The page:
Who Was Driving?

If you were a passenger in the golf cart and suffered an injury, it’s possible that the driver is at least partly at fault, especially if the crash was caused by something they did – like speeding, forgetting to use the parking brake, not looking where they were going, etc. However, South Carolina uses modified comparative negligence statutes in personal injury cases; in some situations, the passenger may be found to have contributed to their own injuries. For example, if you were hanging off the side of the golf cart waving at people and your arm hit another golf cart, leading to a broken bone, you may be partly responsible. It may also be true that the driver was going too fast, got too close to the other cart, and made no effort to tell you to sit down and stop fooling around. What happens in a case like this?

If you went to court, the jury would be asked to assign a percentage of responsibility to both you and the driver. These percentages can be any two numbers that add up to 100. So the jury might decide that the driver was 60 percent at fault for driving carelessly, but you were 40 percent at fault for hanging off the cart carelessly. Can you still seek compensation from the driver? Yes, but your award will be reduced by your percentage of fault, so you will only receive 60 percent of what you would have otherwise.

Most cases settle out of court, but your perceived percentage of fault will still be crucial to negotiating a settlement. In other words, if the driver and their attorney believe you’re likely to win a sizable judgment in a court case, they will be more willing to make a deal that meets your needs for compensation.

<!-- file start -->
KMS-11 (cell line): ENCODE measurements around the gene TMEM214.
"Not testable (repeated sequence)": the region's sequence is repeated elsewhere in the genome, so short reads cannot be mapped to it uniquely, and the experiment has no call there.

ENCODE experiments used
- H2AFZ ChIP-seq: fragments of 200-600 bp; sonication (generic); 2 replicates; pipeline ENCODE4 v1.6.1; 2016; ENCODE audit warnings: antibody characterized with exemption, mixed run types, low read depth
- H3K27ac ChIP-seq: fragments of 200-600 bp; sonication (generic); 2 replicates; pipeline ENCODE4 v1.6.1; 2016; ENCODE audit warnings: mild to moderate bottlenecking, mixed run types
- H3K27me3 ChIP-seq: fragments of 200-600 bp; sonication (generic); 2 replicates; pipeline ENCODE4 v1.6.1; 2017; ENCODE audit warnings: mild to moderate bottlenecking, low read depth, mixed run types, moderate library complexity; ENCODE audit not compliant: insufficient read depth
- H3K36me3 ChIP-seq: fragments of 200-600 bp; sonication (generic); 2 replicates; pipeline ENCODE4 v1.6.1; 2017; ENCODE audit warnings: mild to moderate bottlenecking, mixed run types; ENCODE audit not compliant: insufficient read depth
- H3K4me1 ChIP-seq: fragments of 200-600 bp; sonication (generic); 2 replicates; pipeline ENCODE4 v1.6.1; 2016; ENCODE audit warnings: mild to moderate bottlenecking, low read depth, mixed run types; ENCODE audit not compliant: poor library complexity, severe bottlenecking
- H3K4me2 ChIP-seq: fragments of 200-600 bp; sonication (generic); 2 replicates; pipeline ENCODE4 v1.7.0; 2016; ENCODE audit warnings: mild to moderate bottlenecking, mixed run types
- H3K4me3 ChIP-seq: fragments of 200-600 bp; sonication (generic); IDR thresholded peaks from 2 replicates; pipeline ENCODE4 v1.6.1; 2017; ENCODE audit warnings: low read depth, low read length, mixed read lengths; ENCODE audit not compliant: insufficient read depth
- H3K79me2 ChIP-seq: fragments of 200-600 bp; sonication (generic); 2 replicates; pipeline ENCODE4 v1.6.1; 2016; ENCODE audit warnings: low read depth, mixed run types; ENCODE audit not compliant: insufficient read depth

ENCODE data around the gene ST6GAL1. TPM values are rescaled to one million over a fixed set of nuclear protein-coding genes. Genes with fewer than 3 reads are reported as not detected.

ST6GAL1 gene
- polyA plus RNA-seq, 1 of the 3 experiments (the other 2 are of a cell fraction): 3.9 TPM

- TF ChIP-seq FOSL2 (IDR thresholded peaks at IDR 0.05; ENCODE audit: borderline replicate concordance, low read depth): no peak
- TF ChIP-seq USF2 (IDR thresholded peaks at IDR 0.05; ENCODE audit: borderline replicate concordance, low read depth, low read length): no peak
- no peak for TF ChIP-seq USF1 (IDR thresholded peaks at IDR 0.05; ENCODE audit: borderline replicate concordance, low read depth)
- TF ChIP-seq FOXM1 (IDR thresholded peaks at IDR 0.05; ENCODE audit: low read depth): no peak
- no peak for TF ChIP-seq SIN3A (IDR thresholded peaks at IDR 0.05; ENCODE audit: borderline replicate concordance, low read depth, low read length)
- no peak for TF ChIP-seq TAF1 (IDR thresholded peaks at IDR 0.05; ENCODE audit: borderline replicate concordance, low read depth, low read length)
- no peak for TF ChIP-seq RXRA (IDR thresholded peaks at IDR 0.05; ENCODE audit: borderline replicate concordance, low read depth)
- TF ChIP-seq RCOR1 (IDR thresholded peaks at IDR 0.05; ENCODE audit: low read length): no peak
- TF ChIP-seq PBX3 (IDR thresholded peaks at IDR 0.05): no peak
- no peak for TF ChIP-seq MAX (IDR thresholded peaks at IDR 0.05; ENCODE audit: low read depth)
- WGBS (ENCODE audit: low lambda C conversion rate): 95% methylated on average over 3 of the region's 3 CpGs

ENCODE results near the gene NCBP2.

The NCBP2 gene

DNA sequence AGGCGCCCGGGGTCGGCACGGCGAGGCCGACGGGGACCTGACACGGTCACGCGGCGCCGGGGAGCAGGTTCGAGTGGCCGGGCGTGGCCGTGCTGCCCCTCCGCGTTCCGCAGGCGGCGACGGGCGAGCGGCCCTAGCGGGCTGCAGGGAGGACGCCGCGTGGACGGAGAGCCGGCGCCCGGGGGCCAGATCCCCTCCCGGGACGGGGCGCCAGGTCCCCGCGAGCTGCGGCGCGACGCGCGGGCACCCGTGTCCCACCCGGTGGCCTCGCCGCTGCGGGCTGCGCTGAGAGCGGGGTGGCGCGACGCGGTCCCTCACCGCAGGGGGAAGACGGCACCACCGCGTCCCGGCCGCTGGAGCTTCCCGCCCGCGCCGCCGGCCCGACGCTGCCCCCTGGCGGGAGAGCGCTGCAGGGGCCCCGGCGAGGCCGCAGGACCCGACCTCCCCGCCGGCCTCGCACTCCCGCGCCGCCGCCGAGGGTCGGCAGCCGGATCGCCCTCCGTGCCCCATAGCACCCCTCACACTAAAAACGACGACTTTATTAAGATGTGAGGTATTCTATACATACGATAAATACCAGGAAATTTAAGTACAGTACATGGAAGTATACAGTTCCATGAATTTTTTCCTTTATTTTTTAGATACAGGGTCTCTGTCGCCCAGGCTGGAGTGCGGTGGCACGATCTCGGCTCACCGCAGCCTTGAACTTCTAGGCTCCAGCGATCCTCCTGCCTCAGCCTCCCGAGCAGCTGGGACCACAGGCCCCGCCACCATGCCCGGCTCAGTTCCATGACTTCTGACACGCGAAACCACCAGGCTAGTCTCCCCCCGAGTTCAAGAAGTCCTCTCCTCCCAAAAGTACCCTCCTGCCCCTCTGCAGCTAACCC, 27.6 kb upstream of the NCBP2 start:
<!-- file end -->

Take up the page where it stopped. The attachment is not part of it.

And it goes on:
If you were a pedestrian hit by a golf cart, the driver might be at fault. However, in some situations, the cart may have malfunctioned due to lack of maintenance or a faulty component, making a third party negligent. These situations can be confusing, but your attorney will help you sort out who to make a claim against.

Often people tell us that the other driver made an error, but they can’t prove it. This could be a problem if they file a claim with the insurance company, but it isn’t always a permanent one. Sometimes our investigative staff can uncover evidence in the client’s favor, such as video of the crash or witnesses the client didn’t even know about. If you’re having a hard time getting your claim paid, please contact a lawyer for a free evaluation.

What if you were driving? If you own the golf cart and drive it on public roads, you should have liability insurance on it, but this will only cover if you injure someone else or damage their property. However, in some situations, your homeowner’s insurance might cover your costs in the accident. Your lawyer will help you check to see if any insurance policy will cover your injuries.

Auger & Auger Is In Your Corner

Head injuries are the most common injury in passenger ejections and rollovers. A traumatic brain injury can cause a wealth of serious effects; a victim may lose memory, slip into a coma, or even be forced into a lifetime of assisted care. At Auger & Auger Accident and Injury Lawyers, our Columbia golf cart accident attorney believes that victims have an undeniable right to compensation.

If you or a loved one has been injured in such a collision, time is already ticking. The statute of limitation began as soon as the injury occurred. Our legal advocates are here for you and ready to fight for justice. We never want to add to your growing financial burden, which is why we offer clients our zero-fee guarantee. You don’t owe us anything unless we win your case.

Call 828-222-7649 today for your free consultation, with no fees due until recovery!